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Working with Unaccompanied Minors in the U.S.

Original Publication Date: September 26, 2016
Last Updated: March 23, 2023
Estimated Read Time: 3 minutes

The following considerations for providers who are working with unaccompanied minors in the U.S. were written by Leora Hudak, MSW, LGSW, a psychotherapist at the Center for Victims of Torture, based on her experiences interviewing providers of services to unaccompanied Central American youth. For more information on working with children, see our section on that topic – particularly the expert presentations.

1. Address complex, developmental trauma

Central American youth rarely report just one isolated traumatic life event.  Often children have experienced multiple traumatic events occurring across the lifespan. Early and prolonged exposure to adverse life events is considered a primary risk factor for mental health complications.  This can present in a variety of different ways that derail a child’s development. Providers should be prepared to address mental health from this paradigm. This article on complex trauma may be of interest.

2. Consider children in the U.S. as in an ongoing state of traumatic threat due to their high vulnerability as unaccompanied and navigating complex systems

Unaccompanied minors who enter the United States are thrust into a complex legal and social service system that is difficult to navigate and often leaves them vulnerable to ongoing stress, abuse, and neglect. Children are reunified with distant family members, entering unfamiliar social environments, enrolled in schools without speaking the language, and must attend sophisticated legal appointments. For example, a child who speaks a native language who enters a rural or suburban community that lacks sufficient culturally-responsive and trauma-informed services may face social isolation, bullying, and abuse. Providers should consider safe navigation of the new social surroundings as a key component of service provision. See Craig Higson Smith’s excellent discussion on Continuous Traumatic Stress(link is external) and the special issue of Peace & Conflict(link is external) for more.

3. Utilize a relational or attachment-focused lens

Central American youth are often coming from non-traditional, ruptured, or transnational family systems. Many have been raised without a primary caregiver or with a caregiver parenting from afar. When children come to the U.S. they may be reuniting with a parent after years of separation, and sometimes the parent has established a new family in the U.S.  Due to these circumstances, providers in the U.S. should consider working with children through an attachment lens.  Children are at a developmental stage when they lack the proper resources to assimilate traumatic experiences on their own. They require a secure caregiver relationship to understand and assimilate their realities of their lived experiences. The provider in the U.S. may assume part of this role in the context of the therapeutic alliance. This presentation on disrupted attachments may be helpful.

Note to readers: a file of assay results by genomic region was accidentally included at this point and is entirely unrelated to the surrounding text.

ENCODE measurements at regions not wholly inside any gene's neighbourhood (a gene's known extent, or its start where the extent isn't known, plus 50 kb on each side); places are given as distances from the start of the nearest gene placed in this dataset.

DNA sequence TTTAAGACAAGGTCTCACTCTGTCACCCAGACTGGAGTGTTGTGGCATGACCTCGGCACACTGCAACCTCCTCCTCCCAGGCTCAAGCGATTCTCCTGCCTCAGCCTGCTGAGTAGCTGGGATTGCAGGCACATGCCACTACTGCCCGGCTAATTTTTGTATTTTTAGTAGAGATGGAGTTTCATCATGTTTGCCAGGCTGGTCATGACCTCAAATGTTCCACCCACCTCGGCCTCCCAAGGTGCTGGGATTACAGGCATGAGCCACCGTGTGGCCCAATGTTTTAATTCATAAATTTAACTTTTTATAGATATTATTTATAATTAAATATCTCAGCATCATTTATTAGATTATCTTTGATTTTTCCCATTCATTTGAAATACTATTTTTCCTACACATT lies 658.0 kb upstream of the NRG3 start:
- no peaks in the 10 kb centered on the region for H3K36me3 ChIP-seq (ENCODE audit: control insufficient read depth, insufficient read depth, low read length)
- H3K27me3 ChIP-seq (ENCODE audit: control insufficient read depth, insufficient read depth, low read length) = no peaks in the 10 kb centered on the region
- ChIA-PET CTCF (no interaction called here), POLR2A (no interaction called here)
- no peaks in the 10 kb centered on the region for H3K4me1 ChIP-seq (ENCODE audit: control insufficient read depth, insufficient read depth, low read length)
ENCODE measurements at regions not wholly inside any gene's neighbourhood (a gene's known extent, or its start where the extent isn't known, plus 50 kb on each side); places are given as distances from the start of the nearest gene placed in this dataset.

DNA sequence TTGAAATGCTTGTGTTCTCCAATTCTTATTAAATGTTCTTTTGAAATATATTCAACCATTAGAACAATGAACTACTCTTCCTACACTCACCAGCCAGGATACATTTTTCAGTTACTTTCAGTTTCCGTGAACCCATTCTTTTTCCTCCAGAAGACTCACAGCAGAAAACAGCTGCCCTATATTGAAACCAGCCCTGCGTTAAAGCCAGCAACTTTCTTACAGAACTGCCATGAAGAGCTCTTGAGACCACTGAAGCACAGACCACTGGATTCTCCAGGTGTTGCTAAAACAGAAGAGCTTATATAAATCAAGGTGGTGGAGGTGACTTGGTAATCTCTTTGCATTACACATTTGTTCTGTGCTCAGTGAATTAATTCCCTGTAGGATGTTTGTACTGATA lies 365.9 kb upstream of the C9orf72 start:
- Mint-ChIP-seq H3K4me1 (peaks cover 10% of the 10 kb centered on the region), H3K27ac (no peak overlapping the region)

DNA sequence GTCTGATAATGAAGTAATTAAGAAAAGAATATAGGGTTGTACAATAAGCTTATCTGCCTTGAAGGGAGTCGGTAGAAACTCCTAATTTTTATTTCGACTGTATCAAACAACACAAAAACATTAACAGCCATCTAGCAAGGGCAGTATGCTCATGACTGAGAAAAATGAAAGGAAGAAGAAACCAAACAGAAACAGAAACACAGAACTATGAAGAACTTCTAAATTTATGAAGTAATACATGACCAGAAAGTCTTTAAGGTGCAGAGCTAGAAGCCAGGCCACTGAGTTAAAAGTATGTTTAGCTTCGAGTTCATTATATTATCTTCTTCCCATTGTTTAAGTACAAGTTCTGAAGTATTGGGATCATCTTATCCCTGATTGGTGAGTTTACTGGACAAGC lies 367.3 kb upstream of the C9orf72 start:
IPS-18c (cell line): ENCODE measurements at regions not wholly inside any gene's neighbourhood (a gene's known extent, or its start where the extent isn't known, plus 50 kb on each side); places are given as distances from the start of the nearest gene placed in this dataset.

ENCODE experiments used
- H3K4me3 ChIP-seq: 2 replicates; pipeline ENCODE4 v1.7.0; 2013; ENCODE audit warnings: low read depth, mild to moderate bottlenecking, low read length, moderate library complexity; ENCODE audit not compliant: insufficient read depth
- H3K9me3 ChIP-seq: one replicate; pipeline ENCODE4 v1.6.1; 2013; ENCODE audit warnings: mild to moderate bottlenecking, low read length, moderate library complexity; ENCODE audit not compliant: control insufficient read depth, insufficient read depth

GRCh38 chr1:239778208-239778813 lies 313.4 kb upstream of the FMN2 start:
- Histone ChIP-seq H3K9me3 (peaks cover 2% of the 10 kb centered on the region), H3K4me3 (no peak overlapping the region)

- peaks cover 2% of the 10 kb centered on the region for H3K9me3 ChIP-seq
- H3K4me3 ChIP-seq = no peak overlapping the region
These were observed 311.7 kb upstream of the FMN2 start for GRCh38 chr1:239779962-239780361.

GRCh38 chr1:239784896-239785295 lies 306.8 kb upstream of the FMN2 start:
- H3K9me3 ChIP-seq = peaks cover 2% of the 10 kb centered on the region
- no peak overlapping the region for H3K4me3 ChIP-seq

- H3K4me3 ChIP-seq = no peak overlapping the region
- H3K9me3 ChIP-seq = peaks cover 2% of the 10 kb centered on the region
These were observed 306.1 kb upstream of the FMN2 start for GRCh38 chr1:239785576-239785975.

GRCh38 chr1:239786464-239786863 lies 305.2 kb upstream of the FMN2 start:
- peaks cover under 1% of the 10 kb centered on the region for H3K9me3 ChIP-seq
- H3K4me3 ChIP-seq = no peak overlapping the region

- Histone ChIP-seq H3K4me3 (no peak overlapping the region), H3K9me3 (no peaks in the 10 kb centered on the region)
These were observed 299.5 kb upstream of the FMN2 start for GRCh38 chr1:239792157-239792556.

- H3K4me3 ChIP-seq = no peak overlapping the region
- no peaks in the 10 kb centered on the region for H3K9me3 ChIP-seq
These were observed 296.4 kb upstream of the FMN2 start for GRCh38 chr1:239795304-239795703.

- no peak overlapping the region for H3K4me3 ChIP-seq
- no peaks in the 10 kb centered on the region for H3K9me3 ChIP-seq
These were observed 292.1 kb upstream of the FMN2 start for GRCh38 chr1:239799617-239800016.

4. Work with the family system

This is particularly significant due to the importance of the family in Latino culture. Working with the family system is additionally important because an unaccompanied child will need to engage with several educational, legal, and social service systems that will require the coordination and support of the reunified family or sponsor. With the large prevalence of rupture and disintegration in the family system, navigating this aspect is likely to be challenging. Further reading:

5. Expect that violence and traumatic experience are often normalized

As noted, Central American youth report multiple traumatic events occurring throughout their lifespans. Navigating community and gang violence is a part of daily life. This may become normalized into a child’s lived experience, and children arriving as unaccompanied minors may not think to mention certain traumatic experiences such as threats of violence because they have become a normal part of the child’s lived experience for him/herself and peers. Providers should utilize sensitive exploration when interviewing children about their trauma histories.

6. Consider intensive therapeutic case management as a primary modality

Children arriving as unaccompanied minors come with histories of complex trauma.  At the same time, they are navigating new, unfamiliar social environments and interfacing with a complex and unforgiving legal system.  Service organizations should consider intensive therapeutic case management as a primary modality for services.  This would allow providers to give attention to the therapeutic alliance necessary to understand and attend to a child’s complex trauma history, while assisting the child in moving through the strains of the new system. See “Strengthening Case Management: The Value of the Therapeutic Dimension” for more information.

Additional Resources